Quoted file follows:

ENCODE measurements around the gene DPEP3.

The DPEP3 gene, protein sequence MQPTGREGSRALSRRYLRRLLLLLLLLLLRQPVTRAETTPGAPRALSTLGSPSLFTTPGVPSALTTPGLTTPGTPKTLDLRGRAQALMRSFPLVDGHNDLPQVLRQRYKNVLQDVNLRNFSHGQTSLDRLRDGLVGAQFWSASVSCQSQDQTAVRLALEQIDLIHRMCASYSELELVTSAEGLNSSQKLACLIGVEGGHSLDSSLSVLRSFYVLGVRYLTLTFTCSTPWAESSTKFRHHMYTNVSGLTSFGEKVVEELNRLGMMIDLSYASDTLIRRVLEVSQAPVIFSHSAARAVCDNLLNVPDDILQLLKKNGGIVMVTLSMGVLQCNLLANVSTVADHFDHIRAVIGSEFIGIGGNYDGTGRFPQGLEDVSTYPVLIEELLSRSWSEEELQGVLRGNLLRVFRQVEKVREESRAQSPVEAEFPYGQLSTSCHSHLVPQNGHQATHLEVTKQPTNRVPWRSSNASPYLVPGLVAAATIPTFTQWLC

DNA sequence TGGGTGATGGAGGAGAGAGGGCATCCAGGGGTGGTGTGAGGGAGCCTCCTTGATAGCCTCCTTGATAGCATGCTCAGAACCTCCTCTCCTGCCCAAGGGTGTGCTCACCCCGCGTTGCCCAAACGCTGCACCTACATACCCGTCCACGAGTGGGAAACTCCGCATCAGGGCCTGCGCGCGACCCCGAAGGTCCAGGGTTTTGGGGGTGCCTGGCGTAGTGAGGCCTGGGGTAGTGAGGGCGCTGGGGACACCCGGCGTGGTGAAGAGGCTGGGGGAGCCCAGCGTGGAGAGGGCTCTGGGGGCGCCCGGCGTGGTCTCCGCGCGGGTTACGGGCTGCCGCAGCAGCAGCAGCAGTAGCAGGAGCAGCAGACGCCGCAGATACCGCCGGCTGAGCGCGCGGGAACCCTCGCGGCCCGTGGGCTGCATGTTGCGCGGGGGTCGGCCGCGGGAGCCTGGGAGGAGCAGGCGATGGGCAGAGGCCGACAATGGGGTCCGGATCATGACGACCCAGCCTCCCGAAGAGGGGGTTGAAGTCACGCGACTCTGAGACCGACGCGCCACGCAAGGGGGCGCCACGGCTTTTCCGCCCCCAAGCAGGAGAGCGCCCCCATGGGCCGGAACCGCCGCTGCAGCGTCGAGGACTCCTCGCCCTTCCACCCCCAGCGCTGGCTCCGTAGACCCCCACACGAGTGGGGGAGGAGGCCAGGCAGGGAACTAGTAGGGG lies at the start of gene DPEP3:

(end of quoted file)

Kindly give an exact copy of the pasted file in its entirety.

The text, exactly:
ENCODE measurements around the gene DPEP3.

The DPEP3 gene, protein sequence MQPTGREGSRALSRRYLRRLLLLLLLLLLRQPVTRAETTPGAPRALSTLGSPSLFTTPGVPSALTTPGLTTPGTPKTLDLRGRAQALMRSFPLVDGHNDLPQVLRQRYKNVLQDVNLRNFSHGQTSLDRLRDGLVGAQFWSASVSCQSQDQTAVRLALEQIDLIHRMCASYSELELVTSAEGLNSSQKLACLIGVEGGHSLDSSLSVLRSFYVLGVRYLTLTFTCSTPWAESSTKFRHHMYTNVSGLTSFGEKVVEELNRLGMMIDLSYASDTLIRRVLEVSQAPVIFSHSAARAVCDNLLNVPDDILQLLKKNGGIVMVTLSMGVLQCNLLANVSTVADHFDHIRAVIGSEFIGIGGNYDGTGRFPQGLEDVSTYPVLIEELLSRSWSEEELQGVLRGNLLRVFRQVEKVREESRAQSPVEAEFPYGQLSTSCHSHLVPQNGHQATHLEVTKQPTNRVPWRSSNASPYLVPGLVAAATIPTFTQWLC

DNA sequence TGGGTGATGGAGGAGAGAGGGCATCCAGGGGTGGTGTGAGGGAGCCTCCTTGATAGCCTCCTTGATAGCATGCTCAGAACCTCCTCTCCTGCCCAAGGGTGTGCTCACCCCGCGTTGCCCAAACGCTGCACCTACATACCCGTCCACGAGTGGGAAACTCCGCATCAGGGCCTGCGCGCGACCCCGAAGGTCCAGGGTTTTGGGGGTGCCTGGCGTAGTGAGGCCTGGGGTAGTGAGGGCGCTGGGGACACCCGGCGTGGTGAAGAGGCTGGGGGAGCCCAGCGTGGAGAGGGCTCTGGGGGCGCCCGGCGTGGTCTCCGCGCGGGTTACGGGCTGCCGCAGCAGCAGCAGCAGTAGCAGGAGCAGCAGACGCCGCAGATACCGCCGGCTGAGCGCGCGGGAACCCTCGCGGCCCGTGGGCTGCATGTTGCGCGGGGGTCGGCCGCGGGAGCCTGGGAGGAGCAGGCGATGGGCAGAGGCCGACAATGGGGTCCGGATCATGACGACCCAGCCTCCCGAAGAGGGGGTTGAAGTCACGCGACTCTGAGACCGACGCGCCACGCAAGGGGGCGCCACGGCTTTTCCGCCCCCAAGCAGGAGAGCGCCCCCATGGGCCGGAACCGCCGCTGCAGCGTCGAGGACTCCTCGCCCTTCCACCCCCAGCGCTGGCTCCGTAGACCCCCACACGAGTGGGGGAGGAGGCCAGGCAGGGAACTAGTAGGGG lies at the start of gene DPEP3: